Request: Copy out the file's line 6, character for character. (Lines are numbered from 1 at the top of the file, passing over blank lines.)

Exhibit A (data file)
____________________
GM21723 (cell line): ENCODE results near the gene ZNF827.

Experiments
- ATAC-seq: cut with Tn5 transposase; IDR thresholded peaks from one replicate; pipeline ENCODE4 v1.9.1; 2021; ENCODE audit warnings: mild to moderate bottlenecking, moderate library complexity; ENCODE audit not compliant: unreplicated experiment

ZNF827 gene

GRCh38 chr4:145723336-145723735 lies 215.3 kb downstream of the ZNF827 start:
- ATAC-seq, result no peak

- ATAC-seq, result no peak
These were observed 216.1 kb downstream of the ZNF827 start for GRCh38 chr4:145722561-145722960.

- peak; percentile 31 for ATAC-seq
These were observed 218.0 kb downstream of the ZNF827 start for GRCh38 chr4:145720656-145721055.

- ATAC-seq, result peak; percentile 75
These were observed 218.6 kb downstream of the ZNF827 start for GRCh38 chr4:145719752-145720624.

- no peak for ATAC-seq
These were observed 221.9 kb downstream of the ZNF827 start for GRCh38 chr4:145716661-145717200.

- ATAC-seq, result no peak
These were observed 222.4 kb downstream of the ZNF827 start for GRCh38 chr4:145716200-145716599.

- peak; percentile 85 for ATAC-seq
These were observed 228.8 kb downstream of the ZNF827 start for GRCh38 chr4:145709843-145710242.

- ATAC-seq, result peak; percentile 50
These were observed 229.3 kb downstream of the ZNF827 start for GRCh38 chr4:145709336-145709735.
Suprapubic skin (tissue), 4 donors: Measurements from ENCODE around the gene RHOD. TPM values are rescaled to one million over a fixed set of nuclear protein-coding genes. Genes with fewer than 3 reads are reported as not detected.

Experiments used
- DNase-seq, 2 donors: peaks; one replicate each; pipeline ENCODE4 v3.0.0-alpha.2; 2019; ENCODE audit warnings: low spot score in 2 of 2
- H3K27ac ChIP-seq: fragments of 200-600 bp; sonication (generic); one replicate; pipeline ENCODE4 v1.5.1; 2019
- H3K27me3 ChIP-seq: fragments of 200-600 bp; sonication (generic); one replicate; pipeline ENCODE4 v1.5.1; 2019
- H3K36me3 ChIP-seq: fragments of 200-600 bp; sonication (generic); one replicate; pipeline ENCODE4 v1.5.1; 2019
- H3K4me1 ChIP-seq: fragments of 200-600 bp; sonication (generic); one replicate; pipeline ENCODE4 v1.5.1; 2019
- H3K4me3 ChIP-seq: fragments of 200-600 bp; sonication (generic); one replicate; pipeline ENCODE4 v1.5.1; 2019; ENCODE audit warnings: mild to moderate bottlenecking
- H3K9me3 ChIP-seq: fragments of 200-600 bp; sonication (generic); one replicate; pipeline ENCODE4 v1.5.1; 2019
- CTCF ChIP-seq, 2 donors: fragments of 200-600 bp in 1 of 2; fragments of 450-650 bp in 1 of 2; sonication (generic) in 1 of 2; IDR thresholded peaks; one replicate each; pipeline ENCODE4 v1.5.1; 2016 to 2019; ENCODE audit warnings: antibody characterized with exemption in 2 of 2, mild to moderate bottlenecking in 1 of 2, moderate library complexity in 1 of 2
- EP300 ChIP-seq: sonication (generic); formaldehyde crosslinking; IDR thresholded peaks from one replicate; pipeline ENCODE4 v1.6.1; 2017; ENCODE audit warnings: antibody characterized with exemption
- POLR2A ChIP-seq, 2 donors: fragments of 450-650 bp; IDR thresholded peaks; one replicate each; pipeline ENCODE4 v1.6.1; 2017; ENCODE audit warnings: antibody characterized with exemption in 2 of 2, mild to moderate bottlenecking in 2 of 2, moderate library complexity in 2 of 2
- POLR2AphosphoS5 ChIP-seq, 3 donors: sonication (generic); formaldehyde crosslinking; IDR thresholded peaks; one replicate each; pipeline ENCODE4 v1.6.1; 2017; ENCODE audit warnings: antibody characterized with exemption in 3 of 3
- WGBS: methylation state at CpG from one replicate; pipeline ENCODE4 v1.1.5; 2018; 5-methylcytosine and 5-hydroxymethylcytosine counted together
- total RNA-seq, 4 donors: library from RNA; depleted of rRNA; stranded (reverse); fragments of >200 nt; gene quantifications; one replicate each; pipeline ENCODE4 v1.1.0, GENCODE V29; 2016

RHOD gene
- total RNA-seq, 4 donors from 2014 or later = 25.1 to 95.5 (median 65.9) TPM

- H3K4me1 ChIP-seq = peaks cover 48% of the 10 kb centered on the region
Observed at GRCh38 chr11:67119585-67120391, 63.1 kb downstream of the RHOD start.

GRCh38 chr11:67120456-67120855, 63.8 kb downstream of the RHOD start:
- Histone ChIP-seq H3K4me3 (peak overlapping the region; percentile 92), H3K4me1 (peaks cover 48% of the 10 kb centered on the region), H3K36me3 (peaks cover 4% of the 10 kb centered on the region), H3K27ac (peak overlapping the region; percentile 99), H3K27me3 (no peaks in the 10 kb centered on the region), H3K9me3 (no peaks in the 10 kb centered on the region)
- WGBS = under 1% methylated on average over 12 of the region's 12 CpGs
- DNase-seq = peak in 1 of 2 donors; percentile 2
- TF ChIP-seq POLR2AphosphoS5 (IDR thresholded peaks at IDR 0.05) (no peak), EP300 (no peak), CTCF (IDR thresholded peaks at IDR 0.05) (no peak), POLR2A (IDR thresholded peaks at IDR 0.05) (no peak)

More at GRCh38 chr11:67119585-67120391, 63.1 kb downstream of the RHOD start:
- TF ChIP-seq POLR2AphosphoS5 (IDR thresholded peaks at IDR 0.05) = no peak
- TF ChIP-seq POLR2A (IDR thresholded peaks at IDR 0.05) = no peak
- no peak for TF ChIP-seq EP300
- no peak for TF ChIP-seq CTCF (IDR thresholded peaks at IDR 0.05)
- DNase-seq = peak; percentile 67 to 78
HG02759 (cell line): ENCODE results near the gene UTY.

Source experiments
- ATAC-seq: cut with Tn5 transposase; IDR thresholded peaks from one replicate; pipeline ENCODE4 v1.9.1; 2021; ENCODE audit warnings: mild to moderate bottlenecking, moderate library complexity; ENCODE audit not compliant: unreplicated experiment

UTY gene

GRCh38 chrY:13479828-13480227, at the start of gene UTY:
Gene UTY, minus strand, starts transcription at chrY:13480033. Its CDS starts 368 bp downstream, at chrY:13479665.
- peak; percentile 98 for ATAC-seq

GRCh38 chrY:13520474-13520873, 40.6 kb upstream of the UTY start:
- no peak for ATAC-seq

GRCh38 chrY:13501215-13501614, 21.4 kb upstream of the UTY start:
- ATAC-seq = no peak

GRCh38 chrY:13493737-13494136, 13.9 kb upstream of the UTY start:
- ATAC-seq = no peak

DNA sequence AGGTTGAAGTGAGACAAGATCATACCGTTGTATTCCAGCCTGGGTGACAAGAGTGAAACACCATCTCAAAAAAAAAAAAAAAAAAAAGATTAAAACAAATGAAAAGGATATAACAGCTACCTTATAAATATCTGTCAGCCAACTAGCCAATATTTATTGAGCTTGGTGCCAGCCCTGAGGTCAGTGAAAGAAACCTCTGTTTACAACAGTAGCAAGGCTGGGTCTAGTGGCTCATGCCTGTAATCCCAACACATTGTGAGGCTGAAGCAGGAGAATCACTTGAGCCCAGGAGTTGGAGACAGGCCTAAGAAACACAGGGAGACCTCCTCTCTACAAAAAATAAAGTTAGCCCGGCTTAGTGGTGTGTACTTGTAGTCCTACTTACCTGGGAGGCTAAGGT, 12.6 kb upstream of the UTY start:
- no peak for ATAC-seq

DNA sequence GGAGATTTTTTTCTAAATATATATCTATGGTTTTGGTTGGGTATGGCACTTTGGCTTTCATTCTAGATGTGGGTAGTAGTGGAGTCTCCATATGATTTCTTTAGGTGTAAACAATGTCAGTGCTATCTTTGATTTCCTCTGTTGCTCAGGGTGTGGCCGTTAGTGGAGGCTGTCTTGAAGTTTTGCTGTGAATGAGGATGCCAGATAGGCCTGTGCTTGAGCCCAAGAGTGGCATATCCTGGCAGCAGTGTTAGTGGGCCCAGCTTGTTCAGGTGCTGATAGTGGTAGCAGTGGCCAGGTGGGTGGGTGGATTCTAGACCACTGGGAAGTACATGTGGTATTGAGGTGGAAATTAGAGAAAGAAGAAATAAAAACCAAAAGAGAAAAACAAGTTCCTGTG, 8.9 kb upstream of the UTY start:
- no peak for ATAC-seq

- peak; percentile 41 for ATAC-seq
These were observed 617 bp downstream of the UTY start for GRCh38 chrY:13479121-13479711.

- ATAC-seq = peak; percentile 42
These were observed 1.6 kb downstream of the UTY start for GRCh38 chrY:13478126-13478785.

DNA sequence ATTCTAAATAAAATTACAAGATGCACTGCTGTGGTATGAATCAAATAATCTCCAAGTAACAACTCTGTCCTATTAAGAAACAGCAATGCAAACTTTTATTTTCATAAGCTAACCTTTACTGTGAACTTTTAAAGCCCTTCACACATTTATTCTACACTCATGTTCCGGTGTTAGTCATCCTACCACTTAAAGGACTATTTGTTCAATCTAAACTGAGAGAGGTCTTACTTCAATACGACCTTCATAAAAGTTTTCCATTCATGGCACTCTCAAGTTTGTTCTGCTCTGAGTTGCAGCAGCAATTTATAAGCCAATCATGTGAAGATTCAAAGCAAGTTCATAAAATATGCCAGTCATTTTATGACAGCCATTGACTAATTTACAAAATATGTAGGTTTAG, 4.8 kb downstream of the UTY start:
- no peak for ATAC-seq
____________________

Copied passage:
- ATAC-seq, result no peak